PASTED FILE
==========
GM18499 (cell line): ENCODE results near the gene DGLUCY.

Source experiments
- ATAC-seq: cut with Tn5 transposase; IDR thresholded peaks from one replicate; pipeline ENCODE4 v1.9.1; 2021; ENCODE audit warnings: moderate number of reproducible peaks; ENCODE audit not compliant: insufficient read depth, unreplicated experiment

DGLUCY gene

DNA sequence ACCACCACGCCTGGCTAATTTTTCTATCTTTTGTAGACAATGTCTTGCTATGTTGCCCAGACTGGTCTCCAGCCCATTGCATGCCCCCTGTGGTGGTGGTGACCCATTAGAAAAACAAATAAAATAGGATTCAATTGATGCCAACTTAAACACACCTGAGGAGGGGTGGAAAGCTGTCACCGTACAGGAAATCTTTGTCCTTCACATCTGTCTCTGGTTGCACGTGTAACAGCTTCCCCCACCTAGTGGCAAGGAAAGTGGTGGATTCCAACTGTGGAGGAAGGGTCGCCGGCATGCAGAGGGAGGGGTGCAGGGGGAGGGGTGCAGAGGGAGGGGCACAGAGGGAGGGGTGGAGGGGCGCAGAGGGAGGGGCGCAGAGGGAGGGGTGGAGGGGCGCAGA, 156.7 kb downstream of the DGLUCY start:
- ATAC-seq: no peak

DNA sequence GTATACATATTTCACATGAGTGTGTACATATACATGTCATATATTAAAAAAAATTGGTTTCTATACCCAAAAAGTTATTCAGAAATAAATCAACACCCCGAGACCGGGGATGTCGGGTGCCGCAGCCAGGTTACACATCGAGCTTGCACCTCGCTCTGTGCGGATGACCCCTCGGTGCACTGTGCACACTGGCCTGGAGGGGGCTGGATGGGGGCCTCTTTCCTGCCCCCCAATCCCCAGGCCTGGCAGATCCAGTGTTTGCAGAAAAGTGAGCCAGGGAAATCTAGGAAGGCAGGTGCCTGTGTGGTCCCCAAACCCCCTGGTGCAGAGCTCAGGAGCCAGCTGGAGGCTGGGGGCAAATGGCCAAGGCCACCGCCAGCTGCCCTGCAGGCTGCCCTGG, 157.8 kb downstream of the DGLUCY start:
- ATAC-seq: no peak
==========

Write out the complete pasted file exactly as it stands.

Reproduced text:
GM18499 (cell line): ENCODE results near the gene DGLUCY.

Source experiments
- ATAC-seq: cut with Tn5 transposase; IDR thresholded peaks from one replicate; pipeline ENCODE4 v1.9.1; 2021; ENCODE audit warnings: moderate number of reproducible peaks; ENCODE audit not compliant: insufficient read depth, unreplicated experiment

DGLUCY gene

DNA sequence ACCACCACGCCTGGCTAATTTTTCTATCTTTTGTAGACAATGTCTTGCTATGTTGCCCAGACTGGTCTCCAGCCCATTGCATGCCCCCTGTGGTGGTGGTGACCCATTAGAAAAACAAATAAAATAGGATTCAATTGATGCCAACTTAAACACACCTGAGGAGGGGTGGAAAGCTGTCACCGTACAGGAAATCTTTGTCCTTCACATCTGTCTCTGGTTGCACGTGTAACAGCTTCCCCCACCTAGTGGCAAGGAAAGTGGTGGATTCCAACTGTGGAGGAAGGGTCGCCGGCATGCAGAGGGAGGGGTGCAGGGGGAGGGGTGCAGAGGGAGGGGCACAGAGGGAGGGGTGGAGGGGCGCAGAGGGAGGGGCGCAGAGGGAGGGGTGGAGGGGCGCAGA, 156.7 kb downstream of the DGLUCY start:
- ATAC-seq: no peak

DNA sequence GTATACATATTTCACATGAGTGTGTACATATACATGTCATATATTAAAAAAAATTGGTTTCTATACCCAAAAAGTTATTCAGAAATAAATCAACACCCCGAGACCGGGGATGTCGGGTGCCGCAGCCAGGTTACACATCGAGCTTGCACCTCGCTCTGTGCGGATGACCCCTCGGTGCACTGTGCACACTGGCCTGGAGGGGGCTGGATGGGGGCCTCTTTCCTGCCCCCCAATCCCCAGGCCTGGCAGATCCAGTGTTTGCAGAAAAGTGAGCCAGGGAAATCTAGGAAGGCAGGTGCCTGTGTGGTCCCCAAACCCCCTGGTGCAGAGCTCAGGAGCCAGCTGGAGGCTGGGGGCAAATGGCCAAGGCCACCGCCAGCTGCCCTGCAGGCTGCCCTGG, 157.8 kb downstream of the DGLUCY start:
- ATAC-seq: no peak